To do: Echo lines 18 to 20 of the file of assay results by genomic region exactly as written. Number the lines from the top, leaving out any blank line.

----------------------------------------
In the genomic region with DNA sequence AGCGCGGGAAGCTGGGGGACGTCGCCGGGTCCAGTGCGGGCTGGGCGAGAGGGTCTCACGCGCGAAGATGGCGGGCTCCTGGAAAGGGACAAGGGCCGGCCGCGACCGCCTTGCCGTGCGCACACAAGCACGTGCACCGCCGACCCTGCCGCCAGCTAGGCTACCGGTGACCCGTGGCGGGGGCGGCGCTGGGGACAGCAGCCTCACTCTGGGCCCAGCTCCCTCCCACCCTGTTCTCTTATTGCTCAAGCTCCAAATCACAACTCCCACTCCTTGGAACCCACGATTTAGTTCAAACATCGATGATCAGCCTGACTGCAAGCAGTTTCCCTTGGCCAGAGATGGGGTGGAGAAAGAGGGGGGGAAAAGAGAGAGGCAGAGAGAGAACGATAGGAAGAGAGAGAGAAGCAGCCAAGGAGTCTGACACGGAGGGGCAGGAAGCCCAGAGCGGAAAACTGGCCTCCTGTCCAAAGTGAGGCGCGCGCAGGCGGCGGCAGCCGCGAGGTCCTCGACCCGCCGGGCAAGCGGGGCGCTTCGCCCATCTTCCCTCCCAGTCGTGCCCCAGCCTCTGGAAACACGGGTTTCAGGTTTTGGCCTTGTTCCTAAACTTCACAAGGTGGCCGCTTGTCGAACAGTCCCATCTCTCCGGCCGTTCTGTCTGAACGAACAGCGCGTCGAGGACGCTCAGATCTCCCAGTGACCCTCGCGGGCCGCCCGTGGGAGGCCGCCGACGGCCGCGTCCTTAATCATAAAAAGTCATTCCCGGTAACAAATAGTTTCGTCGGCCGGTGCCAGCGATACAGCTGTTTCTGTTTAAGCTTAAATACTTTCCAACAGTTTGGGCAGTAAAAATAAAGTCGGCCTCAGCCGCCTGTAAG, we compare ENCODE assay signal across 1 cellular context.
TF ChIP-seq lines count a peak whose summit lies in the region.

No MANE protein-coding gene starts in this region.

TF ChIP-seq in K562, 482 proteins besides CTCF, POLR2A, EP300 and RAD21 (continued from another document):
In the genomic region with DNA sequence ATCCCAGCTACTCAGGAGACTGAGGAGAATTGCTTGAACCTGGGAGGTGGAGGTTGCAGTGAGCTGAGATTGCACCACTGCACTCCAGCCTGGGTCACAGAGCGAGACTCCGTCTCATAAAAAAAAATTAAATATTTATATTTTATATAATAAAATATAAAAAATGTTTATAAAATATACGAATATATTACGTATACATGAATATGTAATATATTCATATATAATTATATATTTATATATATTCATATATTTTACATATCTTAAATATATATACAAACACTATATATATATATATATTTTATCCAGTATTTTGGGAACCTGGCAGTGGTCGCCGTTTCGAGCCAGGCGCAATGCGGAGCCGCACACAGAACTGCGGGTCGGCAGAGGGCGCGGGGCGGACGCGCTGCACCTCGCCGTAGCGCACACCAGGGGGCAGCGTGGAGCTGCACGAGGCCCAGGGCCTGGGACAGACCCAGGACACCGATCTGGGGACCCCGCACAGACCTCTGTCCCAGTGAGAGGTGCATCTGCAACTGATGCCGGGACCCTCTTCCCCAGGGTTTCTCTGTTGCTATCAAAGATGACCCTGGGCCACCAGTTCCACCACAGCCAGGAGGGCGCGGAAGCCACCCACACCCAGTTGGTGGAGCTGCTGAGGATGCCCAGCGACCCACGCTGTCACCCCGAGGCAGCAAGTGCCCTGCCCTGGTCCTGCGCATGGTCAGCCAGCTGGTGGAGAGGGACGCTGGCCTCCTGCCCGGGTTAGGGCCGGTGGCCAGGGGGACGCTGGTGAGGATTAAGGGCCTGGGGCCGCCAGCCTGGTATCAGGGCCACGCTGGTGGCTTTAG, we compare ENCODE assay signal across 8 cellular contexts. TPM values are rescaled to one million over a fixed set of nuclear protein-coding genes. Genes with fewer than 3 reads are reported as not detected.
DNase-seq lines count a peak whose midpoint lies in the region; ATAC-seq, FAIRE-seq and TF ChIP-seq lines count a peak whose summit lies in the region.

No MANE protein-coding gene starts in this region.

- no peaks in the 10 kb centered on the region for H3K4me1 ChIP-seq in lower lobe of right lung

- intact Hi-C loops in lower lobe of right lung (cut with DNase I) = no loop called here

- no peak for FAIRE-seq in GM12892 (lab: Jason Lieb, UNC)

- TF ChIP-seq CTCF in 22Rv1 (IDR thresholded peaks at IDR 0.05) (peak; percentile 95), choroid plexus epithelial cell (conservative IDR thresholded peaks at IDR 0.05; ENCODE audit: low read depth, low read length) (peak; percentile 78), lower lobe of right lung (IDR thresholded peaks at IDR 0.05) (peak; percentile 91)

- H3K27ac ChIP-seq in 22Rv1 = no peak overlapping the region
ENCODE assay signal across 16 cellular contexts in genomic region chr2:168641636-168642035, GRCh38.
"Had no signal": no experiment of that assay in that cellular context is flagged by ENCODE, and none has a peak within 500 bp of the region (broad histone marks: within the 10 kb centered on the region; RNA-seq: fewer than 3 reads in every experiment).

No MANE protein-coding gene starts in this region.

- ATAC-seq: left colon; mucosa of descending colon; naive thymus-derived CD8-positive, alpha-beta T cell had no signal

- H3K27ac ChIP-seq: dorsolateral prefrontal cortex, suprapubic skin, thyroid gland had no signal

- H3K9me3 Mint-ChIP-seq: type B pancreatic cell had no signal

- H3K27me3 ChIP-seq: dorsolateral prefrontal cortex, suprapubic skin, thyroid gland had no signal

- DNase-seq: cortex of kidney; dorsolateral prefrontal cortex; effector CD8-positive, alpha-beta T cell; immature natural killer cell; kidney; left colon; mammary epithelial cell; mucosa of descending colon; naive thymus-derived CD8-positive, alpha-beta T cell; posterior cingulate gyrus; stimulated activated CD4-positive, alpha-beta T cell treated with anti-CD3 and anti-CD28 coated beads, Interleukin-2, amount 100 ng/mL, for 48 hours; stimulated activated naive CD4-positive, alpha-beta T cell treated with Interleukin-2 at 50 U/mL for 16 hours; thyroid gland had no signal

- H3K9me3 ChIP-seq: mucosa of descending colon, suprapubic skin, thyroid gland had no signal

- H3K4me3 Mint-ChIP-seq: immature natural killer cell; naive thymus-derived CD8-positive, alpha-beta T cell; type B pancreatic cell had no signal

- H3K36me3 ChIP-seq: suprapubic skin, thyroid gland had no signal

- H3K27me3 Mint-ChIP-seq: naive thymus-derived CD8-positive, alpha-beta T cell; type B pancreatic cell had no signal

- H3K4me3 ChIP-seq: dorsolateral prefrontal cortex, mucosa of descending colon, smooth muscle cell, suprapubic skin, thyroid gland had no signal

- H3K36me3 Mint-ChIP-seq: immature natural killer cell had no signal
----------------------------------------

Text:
- H3K9me3 Mint-ChIP-seq: type B pancreatic cell had no signal

- H3K27me3 ChIP-seq: dorsolateral prefrontal cortex, suprapubic skin, thyroid gland had no signal

- DNase-seq: cortex of kidney; dorsolateral prefrontal cortex; effector CD8-positive, alpha-beta T cell; immature natural killer cell; kidney; left colon; mammary epithelial cell; mucosa of descending colon; naive thymus-derived CD8-positive, alpha-beta T cell; posterior cingulate gyrus; stimulated activated CD4-positive, alpha-beta T cell treated with anti-CD3 and anti-CD28 coated beads, Interleukin-2, amount 100 ng/mL, for 48 hours; stimulated activated naive CD4-positive, alpha-beta T cell treated with Interleukin-2 at 50 U/mL for 16 hours; thyroid gland had no signal